Chapter

: On the Very Idea of a Propensity to Evil

Henry E. Allison

in Essays on Kant

Published in print June 2012 | ISBN: 9780199647033
Published online September 2012 | e-ISBN: 9780191741166 | DOI: http://dx.doi.org/10.1093/acprof:oso/9780199647033.003.0008
: On the Very Idea of a Propensity to Evil

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This essay analyzes Kant's attempt to ground radical evil, understood as the root of all moral evil, in the concept of finite rational agency. Kant is seen as holding that such evil consists in a fundamental orientation of the will, which in order to count as moral must be imputable to the agent. Accordingly, he asks what must be presupposed if such evil is to be imputable and he finds the answer in the paradoxical notion of a freely chosen propensity. In addition to defending the coherence of this notion, the essay discusses Allen Wood's effort to naturalize radical evil by identifying it with “unsociable sociability.” Although the importance of this conception for understanding Kant's view of evil is acknowledged, it is denied that this can be the whole story, since it is unable to deal with the question of imputation.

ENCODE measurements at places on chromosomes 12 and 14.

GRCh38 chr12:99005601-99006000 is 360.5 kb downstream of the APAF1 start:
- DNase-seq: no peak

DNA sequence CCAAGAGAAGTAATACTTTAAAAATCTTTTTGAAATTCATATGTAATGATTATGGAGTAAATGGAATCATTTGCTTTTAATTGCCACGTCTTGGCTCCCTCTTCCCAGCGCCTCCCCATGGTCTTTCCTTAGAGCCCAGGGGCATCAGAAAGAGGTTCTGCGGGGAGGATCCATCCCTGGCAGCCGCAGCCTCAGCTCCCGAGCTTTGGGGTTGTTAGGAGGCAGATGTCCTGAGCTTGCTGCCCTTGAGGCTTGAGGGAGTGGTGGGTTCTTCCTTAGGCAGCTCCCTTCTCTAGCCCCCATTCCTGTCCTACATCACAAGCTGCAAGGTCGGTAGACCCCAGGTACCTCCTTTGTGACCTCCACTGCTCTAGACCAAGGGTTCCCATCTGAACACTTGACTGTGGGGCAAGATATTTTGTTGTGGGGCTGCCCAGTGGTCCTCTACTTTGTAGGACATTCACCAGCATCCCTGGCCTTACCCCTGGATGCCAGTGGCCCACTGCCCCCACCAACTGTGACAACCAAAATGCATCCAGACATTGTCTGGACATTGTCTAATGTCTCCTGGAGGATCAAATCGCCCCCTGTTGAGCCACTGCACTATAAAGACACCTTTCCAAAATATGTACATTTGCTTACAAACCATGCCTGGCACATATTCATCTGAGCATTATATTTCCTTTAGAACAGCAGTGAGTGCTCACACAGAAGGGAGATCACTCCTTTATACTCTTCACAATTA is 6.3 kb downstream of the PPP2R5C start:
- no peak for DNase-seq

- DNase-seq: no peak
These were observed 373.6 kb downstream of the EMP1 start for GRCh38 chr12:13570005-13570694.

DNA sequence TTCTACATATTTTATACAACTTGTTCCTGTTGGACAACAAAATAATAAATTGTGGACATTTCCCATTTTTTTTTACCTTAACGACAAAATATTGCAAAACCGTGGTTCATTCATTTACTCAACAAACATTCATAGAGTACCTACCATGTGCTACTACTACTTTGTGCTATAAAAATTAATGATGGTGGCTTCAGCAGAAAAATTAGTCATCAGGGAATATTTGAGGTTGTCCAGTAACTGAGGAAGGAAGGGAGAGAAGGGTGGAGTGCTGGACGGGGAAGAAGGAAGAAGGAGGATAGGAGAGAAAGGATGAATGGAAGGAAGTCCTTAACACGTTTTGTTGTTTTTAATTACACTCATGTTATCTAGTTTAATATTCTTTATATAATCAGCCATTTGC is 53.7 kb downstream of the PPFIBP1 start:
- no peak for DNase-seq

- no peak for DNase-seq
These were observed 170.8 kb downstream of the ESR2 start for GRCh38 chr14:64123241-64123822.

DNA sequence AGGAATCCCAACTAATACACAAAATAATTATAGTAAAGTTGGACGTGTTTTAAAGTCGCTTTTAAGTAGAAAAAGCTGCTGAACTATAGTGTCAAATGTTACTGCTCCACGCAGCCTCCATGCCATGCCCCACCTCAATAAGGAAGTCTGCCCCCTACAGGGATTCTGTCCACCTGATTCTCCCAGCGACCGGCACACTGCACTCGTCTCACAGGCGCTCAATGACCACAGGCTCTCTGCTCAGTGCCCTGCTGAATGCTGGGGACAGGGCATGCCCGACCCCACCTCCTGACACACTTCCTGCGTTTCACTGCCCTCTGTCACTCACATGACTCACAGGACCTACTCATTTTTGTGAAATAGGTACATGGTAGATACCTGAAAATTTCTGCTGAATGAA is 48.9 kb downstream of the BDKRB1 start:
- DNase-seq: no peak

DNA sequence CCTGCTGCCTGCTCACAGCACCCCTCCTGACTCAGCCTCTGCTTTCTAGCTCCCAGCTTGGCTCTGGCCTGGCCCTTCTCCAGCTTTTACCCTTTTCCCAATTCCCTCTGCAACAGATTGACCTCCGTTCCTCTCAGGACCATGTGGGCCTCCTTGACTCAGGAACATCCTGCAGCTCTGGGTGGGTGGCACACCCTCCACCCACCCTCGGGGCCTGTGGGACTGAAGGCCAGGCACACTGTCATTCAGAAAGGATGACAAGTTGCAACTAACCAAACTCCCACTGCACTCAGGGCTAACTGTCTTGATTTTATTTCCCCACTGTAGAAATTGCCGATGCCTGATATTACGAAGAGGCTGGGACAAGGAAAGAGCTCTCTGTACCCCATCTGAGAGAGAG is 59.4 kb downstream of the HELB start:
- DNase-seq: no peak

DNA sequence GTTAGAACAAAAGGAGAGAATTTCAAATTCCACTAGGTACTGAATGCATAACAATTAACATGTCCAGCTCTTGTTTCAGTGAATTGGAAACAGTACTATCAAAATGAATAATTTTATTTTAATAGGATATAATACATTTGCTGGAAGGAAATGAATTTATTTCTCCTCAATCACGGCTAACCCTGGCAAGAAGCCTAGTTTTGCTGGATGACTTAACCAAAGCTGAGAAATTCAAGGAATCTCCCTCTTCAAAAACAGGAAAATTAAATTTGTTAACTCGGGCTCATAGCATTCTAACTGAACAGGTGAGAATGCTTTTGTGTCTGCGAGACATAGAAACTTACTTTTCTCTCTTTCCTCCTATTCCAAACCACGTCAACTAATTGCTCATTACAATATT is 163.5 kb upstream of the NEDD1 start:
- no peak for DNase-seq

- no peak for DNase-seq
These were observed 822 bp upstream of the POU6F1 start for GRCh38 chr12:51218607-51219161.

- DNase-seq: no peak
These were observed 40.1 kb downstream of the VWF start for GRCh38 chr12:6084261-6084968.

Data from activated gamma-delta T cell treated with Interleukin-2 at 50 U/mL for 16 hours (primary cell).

Keywords: finite rational agency; freedom; imputation; moral evil; naturalize; propensity; radical evil; unsociable sociability; will; Allen Wood

Chapter.  5994 words. 

Subjects: History of Western Philosophy

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